Intel Wins Round in Fight Over 1.06 Billion Euro Antitrust Fine

Intel Wins Round in Fight Over 1.06 Billion Euro Antitrust Fine

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Intel won a round in its eight-year fight with the European Union over a 1.06 billion-euro fine in a case that could have ramifications for a list of disputes involving U.S. tech giants including Google and Qualcomm, according to Bloomberg.

The EU’s top court ruled that Intel’s appeal had to be reexamined by a lower tribunal, criticizing judges for failing to properly analyze the economic aspects of the case in its 2014 decision to reject the chipmaker’s challenge. The lower court “was required to examine all of Intel’s arguments” regarding a test to check whether the rebates used by the company was capable of harming competition, the EU Court of Justice in Luxembourg said. The lower tribunal, the EU General Court, has to examine “whether the rebates at issue were capable of restricting competition.”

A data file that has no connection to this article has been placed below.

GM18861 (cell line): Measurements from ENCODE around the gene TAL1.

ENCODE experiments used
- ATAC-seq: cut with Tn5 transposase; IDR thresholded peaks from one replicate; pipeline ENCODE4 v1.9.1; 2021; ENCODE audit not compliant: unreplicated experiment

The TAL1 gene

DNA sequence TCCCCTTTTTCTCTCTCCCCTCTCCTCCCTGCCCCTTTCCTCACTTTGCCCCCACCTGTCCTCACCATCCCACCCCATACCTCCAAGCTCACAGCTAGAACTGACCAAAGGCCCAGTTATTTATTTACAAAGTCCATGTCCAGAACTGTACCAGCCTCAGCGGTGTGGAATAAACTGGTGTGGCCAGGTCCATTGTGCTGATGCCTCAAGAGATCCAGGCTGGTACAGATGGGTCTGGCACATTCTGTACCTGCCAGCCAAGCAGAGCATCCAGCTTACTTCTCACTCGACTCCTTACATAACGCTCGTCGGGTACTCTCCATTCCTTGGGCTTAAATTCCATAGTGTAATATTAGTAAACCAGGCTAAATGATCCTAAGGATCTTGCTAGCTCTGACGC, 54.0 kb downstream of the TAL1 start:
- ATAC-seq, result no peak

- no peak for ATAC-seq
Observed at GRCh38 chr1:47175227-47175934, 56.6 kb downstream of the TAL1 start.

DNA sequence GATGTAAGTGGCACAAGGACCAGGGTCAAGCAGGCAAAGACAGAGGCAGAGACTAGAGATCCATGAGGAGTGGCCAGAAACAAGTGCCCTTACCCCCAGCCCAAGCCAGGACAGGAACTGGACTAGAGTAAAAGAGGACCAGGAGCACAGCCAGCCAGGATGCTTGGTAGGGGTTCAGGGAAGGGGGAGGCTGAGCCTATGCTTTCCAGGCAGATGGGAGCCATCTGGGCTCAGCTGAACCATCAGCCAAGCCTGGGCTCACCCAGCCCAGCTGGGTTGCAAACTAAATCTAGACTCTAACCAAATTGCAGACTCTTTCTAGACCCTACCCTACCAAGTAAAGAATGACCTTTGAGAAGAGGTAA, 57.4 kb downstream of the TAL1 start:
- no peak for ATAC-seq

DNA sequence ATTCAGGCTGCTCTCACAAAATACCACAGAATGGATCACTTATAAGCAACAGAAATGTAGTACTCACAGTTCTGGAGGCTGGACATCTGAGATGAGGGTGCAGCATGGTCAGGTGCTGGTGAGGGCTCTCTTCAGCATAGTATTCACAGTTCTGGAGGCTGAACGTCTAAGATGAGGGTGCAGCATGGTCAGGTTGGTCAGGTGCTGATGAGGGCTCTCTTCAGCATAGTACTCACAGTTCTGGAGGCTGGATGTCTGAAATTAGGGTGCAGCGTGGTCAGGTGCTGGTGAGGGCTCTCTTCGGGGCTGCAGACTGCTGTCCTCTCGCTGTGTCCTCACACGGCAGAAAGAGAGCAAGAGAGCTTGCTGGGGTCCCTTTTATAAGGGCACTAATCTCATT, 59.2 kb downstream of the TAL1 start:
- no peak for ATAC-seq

Intel is among the few companies to have continued a battle against a European Commission fine all the way to the top EU court. The antitrust regulator accused the company of using discounts to hurt AMD, a decision backed by a lower EU court in 2014. Qualcomm could be the most directly affected by the ruling. The EU is probing whether the company unfairly paid Apple to only use Qualcomm chipsets in its products. Google, under investigation for inducing phone makers to use its Android software, will also be watching closely.

The court’s decision, however, didn’t rule on three other parts of Intel’s appeal, including the amount of the fine and the EU’s characterization of some of the rebates. The EU’s top judges said the lower court was wrong to overlook how regulators scrutinized rebates and their finding that a hypothetical rival to Intel would have lost money if it charged the same prices.

The EU’s investigation found that Intel hindered competition by giving rebates to computer makers from 2002 until 2005 if they bought at least 95 percent of PC chips from Intel. It said Intel imposed “restrictive conditions” for the remaining 5 percent, supplied by AMD, which struggled to overcome Intel’s hold on the market for processors that run the devices.

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